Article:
units

ATS1898

Faculty of Arts

Undergraduate - Unit

This unit entry is for students who completed this unit in 2015 only. For students planning to study the unit, please refer to the unit indexes in the the current edition of the Handbook. If you have any queries contact the managing faculty for your course or area of study.

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6 points, SCA Band 1, 0.125 EFTSL

Refer to the specific census and withdrawal dates for the semester(s) in which this unit is offered.

LevelUndergraduate
FacultyFaculty of Arts
OfferedGippsland Second semester 2015 (Day)
Gippsland Second semester 2015 (Off-campus)
Coordinator(s)Dr Michelle Duffy

Synopsis

This unit provides a critical introduction to the processes, actors and ideas that underpin life in a globalised world. Students are introduced to historical, political and sociological perspectives that assist in making sense of global transformations and their effects upon people and their everyday experiences. This unit engages with questions such as: How does globalization shape everyday experiences and aspirations? In what ways does it contribute to social identities, divisions and forms of belonging? What strategies are pursued by different groups within the global community for creating a more just world? What role do ideas, values and belief systems play in shaping these strategies?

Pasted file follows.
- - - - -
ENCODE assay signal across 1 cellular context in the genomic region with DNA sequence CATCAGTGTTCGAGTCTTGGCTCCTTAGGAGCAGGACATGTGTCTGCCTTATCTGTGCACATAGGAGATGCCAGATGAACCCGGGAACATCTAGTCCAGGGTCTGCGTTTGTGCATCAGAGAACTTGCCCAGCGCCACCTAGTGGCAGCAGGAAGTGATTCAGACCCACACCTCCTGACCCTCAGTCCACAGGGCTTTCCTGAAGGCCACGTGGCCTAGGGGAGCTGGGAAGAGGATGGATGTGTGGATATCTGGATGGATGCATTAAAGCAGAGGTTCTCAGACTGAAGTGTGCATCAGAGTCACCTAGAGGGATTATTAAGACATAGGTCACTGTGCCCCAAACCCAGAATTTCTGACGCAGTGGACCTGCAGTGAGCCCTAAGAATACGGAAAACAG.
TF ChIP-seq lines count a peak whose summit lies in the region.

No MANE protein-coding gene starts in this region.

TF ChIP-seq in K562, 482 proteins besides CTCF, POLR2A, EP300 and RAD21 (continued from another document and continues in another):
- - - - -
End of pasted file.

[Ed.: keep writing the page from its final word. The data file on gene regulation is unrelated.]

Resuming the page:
Outcomes

Upon successful completion of this unit, students will be able to demonstrate:

  1. Familiarity with the ways in which history, politics and sociology make sense of the actors and dynamics that comprise globalisation;
  2. Application of political, historical and sociological concepts to issues of global concern;
  3. Understanding of key ideas and debates concerning the evolution, features and social impacts of globalisation;
  4. Skills in the written presentation of an argument, including the ways in which scholars incorporate and acknowledge the ideas of others. discussing ideas, values, systems, actors and social configurations and their importance for globalised societies;
  5. A critical, questioning approach to reading/assessing scholarly material that provides a sound basis for further study in the disciplinary areas of history, politics and sociology.

Assessment

Within semester assessment: 60%
Exam: 40%

Workload requirements

Minimum total expected workload to achieve the learning outcomes for this unit is 144 hours per semester typically comprising a mixture of scheduled learning activities and independent study. A unit requires on average three/four hours of scheduled activities per week. Scheduled activities may include a combination of teacher directed learning, peer directed learning and online engagement.

See also Unit timetable information

Chief examiner(s)